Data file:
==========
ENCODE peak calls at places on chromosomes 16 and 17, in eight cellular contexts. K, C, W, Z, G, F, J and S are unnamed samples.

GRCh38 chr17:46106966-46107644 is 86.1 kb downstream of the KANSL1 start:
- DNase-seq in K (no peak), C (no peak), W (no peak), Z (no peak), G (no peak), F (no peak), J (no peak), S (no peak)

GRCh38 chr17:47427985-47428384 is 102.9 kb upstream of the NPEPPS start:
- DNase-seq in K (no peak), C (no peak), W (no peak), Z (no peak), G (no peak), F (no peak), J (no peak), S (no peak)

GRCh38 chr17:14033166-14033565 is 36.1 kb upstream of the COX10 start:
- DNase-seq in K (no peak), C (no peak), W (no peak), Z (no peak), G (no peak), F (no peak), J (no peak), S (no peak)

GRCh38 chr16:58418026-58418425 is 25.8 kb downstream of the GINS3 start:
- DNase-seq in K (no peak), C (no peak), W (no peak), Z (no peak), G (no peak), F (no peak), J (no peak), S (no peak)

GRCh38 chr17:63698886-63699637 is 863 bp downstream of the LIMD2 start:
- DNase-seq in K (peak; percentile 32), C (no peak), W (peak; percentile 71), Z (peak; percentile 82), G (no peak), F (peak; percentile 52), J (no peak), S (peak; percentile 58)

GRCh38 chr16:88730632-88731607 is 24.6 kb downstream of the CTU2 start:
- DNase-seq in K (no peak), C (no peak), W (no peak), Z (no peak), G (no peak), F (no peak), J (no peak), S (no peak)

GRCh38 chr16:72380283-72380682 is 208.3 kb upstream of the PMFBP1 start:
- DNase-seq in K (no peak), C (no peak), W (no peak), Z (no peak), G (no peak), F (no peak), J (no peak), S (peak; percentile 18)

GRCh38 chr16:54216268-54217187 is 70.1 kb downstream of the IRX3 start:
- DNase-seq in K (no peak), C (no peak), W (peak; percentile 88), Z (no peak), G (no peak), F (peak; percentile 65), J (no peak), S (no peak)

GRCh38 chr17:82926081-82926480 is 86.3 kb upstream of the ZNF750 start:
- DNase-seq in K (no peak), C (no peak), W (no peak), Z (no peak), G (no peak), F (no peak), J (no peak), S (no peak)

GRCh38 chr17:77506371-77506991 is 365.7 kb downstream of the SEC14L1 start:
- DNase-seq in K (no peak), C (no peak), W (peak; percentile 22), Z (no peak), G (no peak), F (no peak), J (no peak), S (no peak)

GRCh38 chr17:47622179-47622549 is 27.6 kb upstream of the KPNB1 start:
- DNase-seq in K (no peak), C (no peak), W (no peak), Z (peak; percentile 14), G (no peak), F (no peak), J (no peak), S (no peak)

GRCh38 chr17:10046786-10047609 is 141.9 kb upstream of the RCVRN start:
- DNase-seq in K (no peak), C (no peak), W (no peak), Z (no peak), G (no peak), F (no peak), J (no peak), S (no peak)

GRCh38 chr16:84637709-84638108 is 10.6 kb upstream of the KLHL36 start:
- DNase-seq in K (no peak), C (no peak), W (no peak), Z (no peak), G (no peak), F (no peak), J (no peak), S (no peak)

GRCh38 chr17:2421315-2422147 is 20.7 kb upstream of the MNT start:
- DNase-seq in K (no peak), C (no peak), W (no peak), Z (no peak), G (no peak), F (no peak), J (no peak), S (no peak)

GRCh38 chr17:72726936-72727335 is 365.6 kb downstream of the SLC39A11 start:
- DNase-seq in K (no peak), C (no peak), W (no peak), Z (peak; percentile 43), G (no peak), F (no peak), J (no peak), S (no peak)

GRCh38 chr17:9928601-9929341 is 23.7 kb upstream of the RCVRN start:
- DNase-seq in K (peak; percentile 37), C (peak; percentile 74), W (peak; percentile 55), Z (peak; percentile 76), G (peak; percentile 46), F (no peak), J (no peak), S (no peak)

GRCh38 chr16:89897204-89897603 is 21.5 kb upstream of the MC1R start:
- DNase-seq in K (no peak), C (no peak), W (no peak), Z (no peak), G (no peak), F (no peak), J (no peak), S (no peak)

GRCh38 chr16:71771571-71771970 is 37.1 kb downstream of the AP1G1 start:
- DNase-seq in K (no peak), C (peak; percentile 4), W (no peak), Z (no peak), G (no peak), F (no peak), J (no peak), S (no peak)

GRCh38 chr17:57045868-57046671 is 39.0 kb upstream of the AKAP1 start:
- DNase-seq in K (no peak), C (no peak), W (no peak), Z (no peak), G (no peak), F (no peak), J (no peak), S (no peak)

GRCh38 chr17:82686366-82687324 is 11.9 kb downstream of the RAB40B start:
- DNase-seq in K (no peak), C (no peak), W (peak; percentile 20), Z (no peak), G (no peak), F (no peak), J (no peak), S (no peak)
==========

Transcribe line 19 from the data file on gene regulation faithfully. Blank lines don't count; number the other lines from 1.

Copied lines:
- DNase-seq in K (no peak), C (no peak), W (no peak), Z (no peak), G (no peak), F (no peak), J (no peak), S (no peak)